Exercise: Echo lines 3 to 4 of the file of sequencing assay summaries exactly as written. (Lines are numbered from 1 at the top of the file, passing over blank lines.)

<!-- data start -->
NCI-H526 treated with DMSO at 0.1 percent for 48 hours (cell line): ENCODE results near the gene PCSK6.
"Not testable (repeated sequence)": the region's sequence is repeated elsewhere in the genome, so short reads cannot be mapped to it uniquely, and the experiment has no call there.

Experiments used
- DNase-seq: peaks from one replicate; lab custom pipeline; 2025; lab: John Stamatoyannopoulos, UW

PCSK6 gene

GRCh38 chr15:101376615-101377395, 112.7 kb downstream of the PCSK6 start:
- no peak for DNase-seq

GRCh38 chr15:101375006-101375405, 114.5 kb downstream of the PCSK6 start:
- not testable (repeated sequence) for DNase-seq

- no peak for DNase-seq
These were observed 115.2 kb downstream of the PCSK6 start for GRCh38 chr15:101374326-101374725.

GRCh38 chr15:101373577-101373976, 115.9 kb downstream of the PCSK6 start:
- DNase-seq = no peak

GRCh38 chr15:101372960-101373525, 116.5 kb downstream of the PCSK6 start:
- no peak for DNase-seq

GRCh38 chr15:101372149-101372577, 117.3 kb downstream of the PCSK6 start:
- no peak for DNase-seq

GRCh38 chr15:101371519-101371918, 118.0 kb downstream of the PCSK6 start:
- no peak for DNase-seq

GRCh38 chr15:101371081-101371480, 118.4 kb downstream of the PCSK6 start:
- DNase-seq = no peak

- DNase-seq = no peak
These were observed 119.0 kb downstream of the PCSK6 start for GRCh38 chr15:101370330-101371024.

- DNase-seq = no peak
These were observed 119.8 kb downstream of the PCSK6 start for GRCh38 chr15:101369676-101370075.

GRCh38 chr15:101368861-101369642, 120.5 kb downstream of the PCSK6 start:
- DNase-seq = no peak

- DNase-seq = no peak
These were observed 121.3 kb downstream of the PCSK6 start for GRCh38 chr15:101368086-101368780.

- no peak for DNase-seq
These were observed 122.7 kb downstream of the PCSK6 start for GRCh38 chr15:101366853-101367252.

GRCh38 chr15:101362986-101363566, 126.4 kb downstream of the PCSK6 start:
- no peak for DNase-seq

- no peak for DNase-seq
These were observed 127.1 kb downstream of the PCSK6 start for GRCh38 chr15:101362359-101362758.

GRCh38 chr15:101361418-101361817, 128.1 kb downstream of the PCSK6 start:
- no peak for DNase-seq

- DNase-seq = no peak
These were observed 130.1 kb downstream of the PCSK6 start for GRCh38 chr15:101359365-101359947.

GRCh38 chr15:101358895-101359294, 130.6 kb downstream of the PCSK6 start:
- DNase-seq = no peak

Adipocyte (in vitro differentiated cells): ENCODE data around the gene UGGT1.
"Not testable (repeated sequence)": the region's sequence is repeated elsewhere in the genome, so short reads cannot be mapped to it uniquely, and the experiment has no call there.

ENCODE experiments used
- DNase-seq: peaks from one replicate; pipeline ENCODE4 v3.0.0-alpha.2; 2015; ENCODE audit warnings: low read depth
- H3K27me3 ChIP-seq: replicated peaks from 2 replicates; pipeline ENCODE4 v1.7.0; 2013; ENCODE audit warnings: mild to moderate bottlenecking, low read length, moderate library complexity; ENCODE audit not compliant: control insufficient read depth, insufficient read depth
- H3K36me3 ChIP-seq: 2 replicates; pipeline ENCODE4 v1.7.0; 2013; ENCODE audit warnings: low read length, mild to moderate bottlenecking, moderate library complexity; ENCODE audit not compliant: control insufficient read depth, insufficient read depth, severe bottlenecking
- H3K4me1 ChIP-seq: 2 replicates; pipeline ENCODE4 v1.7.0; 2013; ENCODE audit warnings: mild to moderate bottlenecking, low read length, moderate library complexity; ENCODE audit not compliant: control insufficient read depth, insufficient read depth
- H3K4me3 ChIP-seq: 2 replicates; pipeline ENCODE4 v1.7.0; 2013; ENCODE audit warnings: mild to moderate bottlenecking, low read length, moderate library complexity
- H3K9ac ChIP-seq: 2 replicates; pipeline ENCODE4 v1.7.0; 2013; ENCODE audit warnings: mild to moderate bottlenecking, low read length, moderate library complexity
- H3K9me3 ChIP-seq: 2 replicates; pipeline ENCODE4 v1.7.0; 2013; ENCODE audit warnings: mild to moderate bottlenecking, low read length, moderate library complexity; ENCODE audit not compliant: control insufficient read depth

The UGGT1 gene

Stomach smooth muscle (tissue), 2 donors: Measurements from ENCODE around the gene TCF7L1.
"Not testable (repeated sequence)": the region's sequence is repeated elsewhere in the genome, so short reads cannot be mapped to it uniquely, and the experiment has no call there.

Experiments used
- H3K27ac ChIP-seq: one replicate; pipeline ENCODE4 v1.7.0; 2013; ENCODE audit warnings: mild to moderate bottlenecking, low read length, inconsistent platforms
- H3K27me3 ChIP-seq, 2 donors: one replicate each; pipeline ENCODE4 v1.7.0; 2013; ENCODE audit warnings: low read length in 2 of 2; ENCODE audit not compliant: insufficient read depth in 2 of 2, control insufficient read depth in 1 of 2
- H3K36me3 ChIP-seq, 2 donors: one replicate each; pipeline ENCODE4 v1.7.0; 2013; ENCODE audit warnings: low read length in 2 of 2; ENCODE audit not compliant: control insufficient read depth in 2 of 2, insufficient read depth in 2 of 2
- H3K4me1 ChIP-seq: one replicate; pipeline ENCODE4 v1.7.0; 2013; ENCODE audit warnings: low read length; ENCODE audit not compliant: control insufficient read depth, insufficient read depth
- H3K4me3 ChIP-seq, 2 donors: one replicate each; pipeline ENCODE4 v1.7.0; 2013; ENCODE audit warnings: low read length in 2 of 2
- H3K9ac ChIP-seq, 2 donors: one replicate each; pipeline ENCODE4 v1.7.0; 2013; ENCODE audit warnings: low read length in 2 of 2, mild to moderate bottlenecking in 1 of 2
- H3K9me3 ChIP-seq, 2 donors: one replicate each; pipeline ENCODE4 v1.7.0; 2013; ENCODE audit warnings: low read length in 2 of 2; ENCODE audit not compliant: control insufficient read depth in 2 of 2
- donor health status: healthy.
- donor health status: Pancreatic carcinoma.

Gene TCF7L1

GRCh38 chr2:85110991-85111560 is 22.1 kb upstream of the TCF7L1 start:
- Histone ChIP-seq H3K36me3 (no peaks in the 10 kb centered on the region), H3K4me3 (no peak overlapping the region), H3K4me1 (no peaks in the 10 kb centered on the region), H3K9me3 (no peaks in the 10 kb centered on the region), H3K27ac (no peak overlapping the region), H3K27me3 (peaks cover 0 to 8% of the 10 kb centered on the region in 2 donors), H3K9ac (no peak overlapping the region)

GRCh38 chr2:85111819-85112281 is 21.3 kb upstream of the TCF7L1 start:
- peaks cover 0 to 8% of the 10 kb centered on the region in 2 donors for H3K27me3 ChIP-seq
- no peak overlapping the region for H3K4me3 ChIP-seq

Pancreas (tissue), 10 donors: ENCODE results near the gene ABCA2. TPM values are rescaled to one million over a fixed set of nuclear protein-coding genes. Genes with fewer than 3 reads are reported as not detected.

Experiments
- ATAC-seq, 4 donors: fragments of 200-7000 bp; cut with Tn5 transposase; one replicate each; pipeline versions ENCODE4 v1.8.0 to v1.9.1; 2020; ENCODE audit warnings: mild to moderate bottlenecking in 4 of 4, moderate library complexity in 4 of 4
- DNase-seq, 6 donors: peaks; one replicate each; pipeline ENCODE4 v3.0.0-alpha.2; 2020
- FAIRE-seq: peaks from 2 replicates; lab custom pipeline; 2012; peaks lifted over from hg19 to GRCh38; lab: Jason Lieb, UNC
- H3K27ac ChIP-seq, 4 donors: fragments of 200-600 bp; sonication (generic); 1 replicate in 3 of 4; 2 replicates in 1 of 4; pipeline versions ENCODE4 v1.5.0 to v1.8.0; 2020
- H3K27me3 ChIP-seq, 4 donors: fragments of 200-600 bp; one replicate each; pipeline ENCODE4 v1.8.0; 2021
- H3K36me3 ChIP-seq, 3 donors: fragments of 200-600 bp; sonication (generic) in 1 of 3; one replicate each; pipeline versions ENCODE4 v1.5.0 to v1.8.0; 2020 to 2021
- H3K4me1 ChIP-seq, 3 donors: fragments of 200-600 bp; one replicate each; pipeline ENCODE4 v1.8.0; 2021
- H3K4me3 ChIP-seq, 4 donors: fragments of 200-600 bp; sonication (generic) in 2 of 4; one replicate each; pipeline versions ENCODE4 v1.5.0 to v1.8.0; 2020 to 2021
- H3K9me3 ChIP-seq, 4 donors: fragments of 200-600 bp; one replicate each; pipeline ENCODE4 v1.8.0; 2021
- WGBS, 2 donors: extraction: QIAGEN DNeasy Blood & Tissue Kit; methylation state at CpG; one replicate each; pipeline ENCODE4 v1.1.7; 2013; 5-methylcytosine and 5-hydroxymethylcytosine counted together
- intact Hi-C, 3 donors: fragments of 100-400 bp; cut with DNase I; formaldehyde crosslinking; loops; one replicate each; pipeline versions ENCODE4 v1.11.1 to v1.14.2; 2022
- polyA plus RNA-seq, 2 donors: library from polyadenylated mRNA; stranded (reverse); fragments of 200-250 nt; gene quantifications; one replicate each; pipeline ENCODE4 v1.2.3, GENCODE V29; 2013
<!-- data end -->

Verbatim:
Experiments used
- DNase-seq: peaks from one replicate; lab custom pipeline; 2025; lab: John Stamatoyannopoulos, UW